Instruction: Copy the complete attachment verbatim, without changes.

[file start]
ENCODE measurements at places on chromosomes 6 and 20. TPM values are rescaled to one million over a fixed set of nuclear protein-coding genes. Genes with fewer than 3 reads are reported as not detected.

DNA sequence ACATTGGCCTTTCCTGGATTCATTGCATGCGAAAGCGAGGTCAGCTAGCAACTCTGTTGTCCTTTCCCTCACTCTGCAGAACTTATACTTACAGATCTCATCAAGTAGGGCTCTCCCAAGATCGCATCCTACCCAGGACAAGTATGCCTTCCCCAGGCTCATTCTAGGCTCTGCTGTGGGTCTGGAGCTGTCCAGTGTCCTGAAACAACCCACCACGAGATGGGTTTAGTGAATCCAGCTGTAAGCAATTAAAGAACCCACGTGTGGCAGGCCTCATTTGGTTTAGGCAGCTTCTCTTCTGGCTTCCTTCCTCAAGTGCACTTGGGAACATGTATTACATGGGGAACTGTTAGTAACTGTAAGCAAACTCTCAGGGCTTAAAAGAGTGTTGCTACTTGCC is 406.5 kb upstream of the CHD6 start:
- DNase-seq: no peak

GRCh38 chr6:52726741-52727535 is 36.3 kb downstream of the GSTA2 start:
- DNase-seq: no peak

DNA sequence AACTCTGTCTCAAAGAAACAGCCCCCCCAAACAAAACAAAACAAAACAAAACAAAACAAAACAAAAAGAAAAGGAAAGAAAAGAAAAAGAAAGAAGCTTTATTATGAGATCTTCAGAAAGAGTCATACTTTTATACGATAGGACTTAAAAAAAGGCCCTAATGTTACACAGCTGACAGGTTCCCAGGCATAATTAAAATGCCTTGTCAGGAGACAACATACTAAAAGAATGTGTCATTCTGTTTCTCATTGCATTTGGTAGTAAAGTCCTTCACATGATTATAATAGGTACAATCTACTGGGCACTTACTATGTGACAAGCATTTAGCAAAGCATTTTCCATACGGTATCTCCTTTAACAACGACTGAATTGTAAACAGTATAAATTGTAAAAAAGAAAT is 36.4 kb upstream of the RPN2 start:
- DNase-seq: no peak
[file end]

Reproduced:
ENCODE measurements at places on chromosomes 6 and 20. TPM values are rescaled to one million over a fixed set of nuclear protein-coding genes. Genes with fewer than 3 reads are reported as not detected.

DNA sequence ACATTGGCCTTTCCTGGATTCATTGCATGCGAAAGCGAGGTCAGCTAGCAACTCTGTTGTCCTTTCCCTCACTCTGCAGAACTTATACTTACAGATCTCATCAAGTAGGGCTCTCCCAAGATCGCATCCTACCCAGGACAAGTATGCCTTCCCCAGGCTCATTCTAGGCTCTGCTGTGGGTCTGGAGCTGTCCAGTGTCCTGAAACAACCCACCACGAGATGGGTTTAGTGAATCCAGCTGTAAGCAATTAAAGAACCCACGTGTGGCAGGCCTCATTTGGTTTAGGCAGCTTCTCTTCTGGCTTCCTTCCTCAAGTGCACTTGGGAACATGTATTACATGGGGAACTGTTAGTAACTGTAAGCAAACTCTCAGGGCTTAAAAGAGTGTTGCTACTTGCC is 406.5 kb upstream of the CHD6 start:
- DNase-seq: no peak

GRCh38 chr6:52726741-52727535 is 36.3 kb downstream of the GSTA2 start:
- DNase-seq: no peak

DNA sequence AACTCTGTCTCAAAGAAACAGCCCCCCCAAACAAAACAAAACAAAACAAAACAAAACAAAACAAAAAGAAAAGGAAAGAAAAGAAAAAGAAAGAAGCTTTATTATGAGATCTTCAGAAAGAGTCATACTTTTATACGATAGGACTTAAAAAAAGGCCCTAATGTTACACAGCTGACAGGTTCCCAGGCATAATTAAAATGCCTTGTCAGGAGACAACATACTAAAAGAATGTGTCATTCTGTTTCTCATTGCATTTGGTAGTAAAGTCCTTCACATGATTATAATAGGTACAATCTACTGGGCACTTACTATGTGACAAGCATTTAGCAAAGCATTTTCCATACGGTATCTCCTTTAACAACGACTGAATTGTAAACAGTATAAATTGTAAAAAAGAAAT is 36.4 kb upstream of the RPN2 start:
- DNase-seq: no peak